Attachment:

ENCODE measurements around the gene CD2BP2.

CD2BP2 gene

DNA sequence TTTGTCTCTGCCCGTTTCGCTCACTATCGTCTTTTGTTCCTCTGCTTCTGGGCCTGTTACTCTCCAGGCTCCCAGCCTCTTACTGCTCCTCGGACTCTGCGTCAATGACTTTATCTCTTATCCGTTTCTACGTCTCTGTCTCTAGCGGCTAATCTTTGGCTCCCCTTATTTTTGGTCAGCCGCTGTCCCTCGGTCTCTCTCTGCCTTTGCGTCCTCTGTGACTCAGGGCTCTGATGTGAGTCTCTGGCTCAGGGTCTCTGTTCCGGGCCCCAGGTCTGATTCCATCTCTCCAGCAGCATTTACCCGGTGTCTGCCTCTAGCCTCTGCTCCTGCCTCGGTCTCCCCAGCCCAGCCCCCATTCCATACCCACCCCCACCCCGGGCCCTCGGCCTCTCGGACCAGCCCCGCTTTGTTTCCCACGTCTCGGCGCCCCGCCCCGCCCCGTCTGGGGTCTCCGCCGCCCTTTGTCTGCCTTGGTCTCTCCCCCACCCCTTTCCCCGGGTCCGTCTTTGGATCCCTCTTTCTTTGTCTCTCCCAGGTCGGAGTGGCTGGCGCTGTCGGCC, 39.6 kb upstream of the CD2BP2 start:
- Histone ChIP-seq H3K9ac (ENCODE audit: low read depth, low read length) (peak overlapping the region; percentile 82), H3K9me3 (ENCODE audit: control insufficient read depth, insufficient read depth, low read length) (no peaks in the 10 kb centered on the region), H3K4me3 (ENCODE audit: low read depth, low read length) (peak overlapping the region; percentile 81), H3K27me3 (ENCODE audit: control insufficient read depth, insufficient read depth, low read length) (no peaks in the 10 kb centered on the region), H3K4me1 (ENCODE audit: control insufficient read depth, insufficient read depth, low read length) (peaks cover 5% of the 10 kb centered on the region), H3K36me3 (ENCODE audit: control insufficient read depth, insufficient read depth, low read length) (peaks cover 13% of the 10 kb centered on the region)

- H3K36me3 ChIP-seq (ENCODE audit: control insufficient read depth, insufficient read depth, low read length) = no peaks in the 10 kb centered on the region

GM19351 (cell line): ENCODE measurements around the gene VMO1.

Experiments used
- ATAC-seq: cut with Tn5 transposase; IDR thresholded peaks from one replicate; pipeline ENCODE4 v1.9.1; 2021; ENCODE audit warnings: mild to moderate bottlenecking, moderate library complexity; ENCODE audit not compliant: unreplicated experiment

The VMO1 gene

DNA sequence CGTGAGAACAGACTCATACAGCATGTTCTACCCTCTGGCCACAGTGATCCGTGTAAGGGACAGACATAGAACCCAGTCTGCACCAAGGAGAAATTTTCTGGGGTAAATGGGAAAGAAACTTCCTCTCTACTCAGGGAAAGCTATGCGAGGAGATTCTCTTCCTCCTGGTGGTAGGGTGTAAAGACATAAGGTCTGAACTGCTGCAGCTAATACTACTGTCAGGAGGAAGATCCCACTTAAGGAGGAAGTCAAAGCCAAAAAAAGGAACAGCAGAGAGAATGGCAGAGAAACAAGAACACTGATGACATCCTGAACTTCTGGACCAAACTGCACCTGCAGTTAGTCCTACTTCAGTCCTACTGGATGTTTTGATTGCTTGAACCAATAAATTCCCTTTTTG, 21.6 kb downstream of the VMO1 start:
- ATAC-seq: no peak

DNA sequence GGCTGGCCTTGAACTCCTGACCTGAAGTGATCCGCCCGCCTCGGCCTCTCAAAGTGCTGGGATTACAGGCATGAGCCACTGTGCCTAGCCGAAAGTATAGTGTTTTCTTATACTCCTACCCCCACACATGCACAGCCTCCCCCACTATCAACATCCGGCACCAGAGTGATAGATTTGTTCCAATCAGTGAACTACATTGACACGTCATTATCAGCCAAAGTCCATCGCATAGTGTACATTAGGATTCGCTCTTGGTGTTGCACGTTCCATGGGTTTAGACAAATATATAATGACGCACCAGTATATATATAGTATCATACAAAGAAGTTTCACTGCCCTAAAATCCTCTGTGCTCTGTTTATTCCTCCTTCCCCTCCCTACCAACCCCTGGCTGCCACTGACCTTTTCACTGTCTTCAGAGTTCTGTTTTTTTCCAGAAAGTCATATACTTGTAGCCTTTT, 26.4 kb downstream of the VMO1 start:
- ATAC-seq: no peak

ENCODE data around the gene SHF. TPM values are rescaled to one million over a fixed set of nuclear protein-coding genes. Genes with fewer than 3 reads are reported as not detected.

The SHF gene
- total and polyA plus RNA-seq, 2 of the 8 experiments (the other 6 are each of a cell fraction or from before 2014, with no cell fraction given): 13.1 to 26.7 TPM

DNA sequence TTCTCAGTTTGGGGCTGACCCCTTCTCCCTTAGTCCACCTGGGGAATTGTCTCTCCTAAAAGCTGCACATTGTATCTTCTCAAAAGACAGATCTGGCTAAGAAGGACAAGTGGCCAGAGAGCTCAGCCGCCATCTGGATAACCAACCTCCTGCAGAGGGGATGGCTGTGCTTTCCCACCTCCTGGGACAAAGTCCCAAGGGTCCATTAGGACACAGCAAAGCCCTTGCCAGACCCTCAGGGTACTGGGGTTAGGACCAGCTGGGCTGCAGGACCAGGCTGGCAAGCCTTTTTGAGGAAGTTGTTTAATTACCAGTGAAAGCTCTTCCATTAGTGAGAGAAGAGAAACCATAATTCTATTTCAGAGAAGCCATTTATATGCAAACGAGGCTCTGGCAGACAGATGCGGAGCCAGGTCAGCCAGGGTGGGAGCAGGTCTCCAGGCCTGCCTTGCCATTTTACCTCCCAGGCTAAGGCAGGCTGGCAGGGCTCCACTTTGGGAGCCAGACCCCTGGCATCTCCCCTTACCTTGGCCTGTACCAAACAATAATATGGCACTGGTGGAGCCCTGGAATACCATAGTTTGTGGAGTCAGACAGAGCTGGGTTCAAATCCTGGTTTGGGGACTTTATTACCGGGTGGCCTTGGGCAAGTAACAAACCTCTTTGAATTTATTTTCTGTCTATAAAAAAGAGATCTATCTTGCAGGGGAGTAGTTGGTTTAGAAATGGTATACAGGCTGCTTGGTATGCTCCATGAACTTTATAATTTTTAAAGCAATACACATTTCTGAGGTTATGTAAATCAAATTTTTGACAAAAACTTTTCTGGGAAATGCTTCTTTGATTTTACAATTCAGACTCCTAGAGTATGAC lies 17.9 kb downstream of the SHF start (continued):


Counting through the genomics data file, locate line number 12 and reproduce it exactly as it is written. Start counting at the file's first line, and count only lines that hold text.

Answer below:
DNA sequence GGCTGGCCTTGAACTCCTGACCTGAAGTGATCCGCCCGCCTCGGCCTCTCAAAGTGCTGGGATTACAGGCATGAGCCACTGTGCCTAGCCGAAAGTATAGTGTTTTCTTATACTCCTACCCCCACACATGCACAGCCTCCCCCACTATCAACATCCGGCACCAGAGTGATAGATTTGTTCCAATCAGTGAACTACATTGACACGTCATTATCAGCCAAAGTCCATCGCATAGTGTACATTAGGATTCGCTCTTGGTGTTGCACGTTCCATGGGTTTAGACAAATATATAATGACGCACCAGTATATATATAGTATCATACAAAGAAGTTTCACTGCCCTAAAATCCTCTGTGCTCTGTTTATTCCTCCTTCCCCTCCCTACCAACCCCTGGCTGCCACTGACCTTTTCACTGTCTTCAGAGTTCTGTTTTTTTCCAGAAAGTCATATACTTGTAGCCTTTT, 26.4 kb downstream of the VMO1 start: